Assuming that your kids will one day go to college/university, the parents would need to save decent amount of money for the upcoming tuition (unless they are planning to let the kids have student loans). RESP (Registered Education Savings Plans) is a great tool to do so.

Here is the 4 simple steps to get over $500/year:

(1) Get a SIN for your kid.

(2) Open a RESP account with a bank or other financial institutions, registering your child’s SIN to associate with the account.

(3) Deposit $2,500/year into the account. Invest the money in your preferred investment vehicle (e.g. stocks, EFTs, bonds, GICs, etc.)

(4) Canadian government deposits $500-$600* (depending on your income) into the account.

The above figures may change depending on the government’s policy. Check here for the latest info. Think of RESP as the education version of RRSP, with incentives provided by the government, not the employer. If your income is less than $46K/year, you may also want to check out the Canada Learning Bond. There are additional incentives for those who have relatively low income. This is why I love Canada. Canada is pretty nice to poor people.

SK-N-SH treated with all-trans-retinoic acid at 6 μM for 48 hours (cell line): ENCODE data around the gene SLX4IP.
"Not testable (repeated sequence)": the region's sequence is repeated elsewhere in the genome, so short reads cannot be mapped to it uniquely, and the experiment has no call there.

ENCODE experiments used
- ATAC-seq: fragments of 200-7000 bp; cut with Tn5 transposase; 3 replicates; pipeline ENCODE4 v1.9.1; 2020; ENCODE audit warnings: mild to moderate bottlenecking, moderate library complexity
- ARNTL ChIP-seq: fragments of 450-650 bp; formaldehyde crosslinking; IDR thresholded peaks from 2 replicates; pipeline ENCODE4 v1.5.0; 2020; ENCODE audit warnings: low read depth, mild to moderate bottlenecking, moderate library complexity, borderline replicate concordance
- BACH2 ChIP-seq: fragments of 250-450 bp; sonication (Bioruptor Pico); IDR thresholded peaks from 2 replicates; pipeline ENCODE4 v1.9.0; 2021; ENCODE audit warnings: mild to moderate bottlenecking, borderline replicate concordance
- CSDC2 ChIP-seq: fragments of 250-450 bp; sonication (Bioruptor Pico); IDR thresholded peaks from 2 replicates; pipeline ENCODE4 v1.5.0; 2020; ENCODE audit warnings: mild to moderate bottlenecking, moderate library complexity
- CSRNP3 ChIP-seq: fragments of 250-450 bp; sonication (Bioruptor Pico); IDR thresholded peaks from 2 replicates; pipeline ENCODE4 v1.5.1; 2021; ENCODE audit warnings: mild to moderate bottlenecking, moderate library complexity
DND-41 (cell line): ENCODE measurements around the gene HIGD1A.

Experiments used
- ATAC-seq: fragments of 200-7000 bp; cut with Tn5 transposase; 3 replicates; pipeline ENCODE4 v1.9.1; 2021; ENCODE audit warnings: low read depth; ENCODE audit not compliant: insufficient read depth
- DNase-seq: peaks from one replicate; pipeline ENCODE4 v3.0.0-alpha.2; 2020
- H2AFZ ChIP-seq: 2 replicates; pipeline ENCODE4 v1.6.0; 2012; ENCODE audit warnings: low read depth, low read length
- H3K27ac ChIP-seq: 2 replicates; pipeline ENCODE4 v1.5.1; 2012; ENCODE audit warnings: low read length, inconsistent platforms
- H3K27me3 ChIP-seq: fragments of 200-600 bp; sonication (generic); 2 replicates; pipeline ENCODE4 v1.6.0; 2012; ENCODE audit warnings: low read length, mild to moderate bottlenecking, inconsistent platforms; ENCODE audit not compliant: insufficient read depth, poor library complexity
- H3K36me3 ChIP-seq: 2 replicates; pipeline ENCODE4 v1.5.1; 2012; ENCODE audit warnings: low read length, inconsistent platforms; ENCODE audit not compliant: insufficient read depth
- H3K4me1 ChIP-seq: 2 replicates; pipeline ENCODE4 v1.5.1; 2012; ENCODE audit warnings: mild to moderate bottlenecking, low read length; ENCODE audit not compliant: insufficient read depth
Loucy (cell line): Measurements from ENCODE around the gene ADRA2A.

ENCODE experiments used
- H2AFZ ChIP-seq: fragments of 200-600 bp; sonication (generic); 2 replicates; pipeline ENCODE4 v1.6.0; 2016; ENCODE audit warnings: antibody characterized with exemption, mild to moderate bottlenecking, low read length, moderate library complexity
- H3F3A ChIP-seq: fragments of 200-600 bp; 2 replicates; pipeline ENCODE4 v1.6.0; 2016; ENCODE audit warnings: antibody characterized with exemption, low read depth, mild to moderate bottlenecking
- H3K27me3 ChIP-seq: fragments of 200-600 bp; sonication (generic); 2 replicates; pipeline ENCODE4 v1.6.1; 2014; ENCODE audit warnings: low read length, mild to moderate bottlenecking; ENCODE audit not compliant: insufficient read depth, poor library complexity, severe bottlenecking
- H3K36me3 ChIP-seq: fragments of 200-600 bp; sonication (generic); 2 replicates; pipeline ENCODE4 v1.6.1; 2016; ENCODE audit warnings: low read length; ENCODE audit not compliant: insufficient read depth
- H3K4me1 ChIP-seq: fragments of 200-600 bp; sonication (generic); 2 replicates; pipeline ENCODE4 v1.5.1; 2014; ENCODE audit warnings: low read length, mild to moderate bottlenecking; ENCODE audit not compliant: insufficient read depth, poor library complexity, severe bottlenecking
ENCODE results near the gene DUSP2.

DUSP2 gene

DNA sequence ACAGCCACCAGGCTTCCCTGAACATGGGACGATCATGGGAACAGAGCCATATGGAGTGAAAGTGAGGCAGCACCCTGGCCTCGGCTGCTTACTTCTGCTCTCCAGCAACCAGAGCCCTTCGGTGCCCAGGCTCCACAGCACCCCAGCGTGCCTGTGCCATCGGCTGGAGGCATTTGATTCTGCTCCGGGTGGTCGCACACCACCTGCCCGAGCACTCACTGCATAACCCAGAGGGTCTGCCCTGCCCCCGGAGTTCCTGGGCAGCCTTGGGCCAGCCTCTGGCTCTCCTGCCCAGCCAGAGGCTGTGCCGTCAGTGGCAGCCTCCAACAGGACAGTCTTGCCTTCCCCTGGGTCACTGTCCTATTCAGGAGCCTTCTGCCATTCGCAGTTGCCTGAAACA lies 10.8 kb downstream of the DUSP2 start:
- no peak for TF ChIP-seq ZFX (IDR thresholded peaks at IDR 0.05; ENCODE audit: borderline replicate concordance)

My wife laughed at me for how I even started thinking about the baby’s education more than 6 months before she is even born but I am very excited to use this program to get extra savings to prepare for my baby girl’s bright future.

Are you wondering what to invest for RESP? Check out my valuation articles to find great investment opportunities. Follow and subscribe my blog to keep being posted on my latest investment ideas and personal finance tips!!

Economic Value of Housewife

Since my wife and I got married, my wife stopped working and became a housewife. We often argue as I ask her to get back to the work force to make our life easier, but then I stopped for a second and decide to give a deeper thought on this matter. The purpose of this article is to assess the economic value of my wife’s work as a housewife.

Assumptions:

  • Breakfast